In 2008, Mehdi Kalantari, assistant research scientist in the electrical and computer engineering department of the University of Maryland, founded Resensys LLC. The company developed wireless sensor technology that could monitor the structural health of bridges. These devices have now become commercially available for use on new and existing bridges.
How It Began
“My background is in sensor networking and wireless communication,” explained Kalantari. “I was researching what applications I could use low-power wireless technology in and I felt that bridges were in need of more technology to monitor their health.”
Kalantari began the project in 2005. His goal was to make the sensors affordable to install in both new and existing bridges. During the course of his research, Kalantari and the rest of the country watched the aftermath of the I-35W Mississippi River Bridge collapse in Minneapolis.
“When I heard the news, I felt regretful. The collapse could have been prevented with the use of technology and real time monitoring of the bridge,” Kalantari said.
In 1990, and again in 2005, the U.S. Department of Transportation’s National Bridge Inventory gave the bridge a rating of “structurally deficient,” citing problems with corroded bearings and stress cracking. Though measures were taken to improve the bridge, I-35W continued to rank near the bottom of federal inspection ratings nationwide.
With the Resensys bridge health monitoring system, future collapses can be prevented by providing constant real-time data that measures strain, acceleration, moisture and humidity, crack activity and growth, tilt and inclination, and temperature at critical points of the bridge, according to the company.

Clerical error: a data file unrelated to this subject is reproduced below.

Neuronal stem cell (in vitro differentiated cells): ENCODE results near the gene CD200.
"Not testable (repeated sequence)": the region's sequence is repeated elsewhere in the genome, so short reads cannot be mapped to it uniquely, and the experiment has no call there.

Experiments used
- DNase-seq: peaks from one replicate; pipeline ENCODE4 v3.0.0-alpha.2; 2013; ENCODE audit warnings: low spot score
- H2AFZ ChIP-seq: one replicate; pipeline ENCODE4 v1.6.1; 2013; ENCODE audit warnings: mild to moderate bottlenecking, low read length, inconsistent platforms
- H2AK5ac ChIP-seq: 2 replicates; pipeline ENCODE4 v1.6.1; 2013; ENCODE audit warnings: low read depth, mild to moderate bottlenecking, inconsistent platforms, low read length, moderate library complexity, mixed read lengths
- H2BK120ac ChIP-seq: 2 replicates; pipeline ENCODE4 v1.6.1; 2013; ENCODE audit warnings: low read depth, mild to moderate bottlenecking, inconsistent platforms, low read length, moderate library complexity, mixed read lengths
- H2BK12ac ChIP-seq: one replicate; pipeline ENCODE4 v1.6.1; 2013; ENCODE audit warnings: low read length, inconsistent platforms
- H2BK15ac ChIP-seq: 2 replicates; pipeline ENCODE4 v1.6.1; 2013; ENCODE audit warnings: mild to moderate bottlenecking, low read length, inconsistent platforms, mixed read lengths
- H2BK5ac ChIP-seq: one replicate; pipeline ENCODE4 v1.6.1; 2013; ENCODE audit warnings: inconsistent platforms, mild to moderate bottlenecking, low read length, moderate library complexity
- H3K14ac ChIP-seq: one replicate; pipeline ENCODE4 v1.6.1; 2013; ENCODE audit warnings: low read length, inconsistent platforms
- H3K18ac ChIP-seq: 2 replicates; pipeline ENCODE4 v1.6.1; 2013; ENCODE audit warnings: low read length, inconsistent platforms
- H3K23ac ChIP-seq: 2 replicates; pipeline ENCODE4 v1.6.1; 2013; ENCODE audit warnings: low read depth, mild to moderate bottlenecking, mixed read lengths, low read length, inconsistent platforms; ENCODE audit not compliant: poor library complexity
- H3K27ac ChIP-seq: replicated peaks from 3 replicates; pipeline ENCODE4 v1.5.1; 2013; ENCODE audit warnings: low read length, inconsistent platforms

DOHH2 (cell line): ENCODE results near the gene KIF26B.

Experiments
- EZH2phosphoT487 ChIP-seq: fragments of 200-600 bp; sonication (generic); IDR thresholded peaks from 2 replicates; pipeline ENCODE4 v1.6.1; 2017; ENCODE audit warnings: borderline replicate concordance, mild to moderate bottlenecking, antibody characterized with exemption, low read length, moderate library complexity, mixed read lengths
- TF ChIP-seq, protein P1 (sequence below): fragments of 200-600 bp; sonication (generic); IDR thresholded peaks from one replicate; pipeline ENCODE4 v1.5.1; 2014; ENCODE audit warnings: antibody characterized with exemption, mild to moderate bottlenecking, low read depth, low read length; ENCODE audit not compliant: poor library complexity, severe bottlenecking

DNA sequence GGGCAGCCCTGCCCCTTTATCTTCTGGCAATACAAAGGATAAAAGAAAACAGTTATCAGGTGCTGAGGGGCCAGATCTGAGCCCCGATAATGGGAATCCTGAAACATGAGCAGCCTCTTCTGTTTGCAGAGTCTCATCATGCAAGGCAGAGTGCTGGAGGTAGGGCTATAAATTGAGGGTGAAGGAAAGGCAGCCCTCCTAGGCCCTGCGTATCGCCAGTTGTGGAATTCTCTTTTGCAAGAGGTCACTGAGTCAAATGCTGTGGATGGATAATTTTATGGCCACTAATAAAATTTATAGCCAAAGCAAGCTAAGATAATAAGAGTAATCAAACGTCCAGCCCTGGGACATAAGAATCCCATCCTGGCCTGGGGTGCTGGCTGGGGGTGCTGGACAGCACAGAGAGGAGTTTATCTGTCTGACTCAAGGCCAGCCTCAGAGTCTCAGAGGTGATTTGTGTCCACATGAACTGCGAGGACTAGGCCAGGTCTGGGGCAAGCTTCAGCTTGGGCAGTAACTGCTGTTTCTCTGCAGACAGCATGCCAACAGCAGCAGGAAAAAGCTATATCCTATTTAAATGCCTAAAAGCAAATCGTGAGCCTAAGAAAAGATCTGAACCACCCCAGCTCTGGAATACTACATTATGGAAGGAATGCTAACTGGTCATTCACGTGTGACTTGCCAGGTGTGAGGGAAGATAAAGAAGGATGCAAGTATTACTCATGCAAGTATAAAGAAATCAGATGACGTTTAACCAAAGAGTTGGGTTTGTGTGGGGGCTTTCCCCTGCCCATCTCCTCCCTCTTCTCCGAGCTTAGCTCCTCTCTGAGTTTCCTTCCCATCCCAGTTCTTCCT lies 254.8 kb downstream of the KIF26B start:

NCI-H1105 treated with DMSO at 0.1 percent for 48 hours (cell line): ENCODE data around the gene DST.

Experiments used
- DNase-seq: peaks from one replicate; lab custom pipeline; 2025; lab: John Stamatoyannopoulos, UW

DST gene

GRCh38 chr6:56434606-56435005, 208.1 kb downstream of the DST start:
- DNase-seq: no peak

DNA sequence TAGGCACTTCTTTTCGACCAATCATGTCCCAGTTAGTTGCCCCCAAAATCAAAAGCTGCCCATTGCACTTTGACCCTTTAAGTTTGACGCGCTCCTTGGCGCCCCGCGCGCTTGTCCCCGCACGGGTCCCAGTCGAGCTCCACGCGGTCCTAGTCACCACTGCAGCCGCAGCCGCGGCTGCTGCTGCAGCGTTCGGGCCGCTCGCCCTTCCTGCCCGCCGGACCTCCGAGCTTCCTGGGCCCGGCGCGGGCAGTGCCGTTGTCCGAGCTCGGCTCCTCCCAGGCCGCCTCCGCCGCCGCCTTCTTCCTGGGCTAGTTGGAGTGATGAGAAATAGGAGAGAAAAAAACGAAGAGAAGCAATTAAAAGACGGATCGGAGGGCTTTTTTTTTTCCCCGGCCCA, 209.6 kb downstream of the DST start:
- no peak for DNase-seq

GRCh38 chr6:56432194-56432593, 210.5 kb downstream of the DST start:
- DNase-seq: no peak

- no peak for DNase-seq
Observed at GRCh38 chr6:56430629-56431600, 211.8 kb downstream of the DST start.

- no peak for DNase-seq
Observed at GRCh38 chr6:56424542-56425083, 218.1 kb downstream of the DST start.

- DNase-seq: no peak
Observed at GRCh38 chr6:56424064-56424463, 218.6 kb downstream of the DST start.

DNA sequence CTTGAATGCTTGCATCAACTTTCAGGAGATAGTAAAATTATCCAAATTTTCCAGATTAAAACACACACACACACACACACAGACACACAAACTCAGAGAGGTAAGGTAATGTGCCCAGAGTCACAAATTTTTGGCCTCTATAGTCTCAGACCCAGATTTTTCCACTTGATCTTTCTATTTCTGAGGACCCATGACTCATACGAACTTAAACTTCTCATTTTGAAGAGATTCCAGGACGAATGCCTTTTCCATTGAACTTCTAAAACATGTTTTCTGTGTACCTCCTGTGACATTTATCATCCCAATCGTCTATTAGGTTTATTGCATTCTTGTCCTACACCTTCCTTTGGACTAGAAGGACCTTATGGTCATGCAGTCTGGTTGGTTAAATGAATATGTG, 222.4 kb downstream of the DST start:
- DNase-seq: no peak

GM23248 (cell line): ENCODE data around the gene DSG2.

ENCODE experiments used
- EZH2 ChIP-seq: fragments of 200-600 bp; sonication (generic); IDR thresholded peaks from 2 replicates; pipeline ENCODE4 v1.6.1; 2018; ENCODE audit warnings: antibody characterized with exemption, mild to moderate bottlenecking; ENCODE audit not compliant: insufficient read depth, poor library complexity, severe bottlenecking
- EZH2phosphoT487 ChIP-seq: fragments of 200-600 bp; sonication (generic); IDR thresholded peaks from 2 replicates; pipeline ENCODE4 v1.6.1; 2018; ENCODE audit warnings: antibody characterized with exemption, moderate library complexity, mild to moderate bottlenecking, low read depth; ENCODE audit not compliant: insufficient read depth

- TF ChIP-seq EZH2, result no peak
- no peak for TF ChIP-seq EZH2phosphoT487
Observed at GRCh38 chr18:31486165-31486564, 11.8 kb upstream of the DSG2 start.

The Resensys products include SenSpot, SeniMax and SenScope.
SenSpot is an ultra low-power sensor that uses RF and ambient light to function (a battery-powered version is available for areas where there is no light.) The installation is fast and easy, with little to no intrusion to the structure. It is guaranteed to run for 20 years, although Kalantari said that 30 years is typical. It is approximately 2 by 2 in. (5 by 5 cm) in size and has a free space communication range of .8 mi. (1.3 km.)
The SenSpot transmits real time information to the SeniMax. This solar-powered device can collect data from up to 1,000 SenSpot sensors. SeniMax uses cellular data services to transmit data of SenSpot sensors to a server, where it is stored and archived.
SenScope is a software program designed to retrieve data from the server and analyze it for detecting structural issues. It offers real time visualization and structural diagnostics. The software also has customizable alert levels and can perform a severity assessment of structural integrity issues. SenScope is able to simultaneously monitor multiple structures and offers data archiving for visualization of historical data of each structure.
Resensys in Action
The Resensys system was put into play about 14 months ago on the I-495 Capital Beltway NW Branch Bridge. By the end of 2011, Kalantari estimates that three to four bridges in Maryland will be equipped with the new sensor technology.
“The sensor system is very cost-effective for both new and existing bridges because there is no difference in the installation process,” explained Kalantari.
A typical bridge that measures 656 to 984 ft. (200 to 300 m) would use 30 to 40 sensors. With the SeniMax data box and the SenScope software, the system would cost approximately $10,000. The number of sensors is very bridge specific and depends on the number of components that need to be monitored.
Kalantari has not yet approached any states other than Maryland with his new technology, but has presented the information to Federal Highway Administration for future recommendation.
“There is no limit to what we could achieve in bridge safety and preservation on bridges worldwide.”
For more information, visit www.resensys.com. CEG
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